It is a common occurrence to see youths fail in public offices especially at this instance that they are needed to shine as young stars offering solutions to enormous challenges bedevilling our country because their education and exposure lack the ingredients of ethics and values required for such offices, hence the need to surmount it holistically.

This generation of youths are bad in governance and are doing more harm to this nation than the old breed of leaders. However, it should not be disputed that these old breed of leaders were Nigerian leaders in their 20s, 30s, and early 40s. Could it be that they were more patriotic than this generation of youths? Or because they hinged strongly to culture, social values and ethics?

More efforts must be geared towards redeeming the situation from religious houses, government, parents, guardians, institutions of learning (including schools) and individuals and regain a befitting society hinged on positive culture, social value system and ethics for our generation and generations yet unborn. So that the future in our hands as youths would be a promising one that could stand the test of time.

Azeez Kolawole Idris.

Argungu-based public affairs analyst, from Iseyin quarters of Oyo state.



DISCLAIMER: All views expressed on our opinion page are those of the writer and do not represent the position of INSIDER or any of its reporters/editors.

3 Replies to “OPINION: Youths of today; epidemic of a lost future”

  1. Good take! The trending occurrence among the young population of today is quick perchance for accumulation of easy wealth. Youths of nowadays don’t see value in hard work, patience and consistency and this has often denied us the needed moral mindset applicable in the face of ever growing life demands. Peer pressure and negative social influence has also done a great deal in battering the remaining scruples that hold the youths to virtues and good judgements. I believe this failure stems from the wrong perspective adapted by the old generation in areas of mentoring and showing by examples—with due diligence—what is expected of a nation blessed with such an amazing number of youths. But like a spilled milk, we cannot move forward if we persistently harass and mope over the past. Every young Nigerian out there needs to reevaluate their priorities, set the tone for a renewed mindset, a belief system distant from the usual grip of mundane enticements to the pursuit of valuable aspirations. The life of a nation is her youth and until we realized that, we will never stop swimming under the current of mediocrity and poor decision.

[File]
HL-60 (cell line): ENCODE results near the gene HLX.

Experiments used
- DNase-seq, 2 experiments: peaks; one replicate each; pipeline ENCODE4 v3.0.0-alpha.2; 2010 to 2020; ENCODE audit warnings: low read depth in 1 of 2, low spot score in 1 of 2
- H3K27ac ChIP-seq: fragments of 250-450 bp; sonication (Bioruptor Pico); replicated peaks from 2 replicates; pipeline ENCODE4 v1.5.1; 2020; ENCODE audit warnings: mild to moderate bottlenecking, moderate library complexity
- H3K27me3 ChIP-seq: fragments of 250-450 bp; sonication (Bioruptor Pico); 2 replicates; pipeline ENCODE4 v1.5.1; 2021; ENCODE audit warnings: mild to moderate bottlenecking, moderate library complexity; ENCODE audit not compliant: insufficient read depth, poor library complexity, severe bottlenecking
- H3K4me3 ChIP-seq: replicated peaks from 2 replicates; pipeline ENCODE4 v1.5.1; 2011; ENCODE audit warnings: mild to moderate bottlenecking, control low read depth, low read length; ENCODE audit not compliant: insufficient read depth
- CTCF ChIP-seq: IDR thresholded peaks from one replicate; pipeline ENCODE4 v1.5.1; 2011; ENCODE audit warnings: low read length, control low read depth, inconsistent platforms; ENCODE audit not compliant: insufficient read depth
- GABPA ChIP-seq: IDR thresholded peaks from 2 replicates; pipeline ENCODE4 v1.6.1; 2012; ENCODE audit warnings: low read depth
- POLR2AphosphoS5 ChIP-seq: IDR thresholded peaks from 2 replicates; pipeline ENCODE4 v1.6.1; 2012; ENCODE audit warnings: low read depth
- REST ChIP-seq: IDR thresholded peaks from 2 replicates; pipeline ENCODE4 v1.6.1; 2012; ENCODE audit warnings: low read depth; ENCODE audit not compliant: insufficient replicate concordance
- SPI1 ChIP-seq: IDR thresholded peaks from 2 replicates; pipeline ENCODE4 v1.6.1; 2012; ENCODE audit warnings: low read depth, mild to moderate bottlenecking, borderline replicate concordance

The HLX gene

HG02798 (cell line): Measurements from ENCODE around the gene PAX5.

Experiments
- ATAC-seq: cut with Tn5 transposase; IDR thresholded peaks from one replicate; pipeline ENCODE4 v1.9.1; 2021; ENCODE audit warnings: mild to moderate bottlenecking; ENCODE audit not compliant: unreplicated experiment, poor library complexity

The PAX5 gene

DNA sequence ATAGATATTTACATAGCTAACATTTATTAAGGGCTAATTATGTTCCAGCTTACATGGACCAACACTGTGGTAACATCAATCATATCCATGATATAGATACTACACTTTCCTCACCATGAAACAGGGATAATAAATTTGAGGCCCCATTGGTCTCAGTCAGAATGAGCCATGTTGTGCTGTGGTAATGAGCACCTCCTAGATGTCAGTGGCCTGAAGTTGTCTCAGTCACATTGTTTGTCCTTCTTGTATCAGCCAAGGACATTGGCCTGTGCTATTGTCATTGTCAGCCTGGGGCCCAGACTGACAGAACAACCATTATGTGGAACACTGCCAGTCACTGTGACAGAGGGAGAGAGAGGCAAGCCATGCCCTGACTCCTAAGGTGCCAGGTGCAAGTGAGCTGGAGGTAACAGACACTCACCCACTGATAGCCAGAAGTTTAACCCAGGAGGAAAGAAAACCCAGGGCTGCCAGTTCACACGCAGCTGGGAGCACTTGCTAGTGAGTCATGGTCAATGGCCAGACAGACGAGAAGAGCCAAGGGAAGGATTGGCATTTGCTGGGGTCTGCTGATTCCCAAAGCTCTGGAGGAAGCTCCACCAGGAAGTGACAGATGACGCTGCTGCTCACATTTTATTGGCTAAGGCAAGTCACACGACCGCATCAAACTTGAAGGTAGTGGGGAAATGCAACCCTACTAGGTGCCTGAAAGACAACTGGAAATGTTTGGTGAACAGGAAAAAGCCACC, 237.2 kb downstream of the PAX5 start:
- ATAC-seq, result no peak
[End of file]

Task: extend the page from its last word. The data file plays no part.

2. Nice read. The current menace of trying to get rich quick today stems mostly from peer pressure which can be traced back to lack of integration programmes for our youths after leaving their citadels of higher learning. Since government has eschewed its core responsibility, most youths resort to self help just to make ends meet. The problems youths face in Nigeria today runs deeper than what is obtainable from the surface and unless we as a nation goes back to the drawing board, the future will continue to look bleak.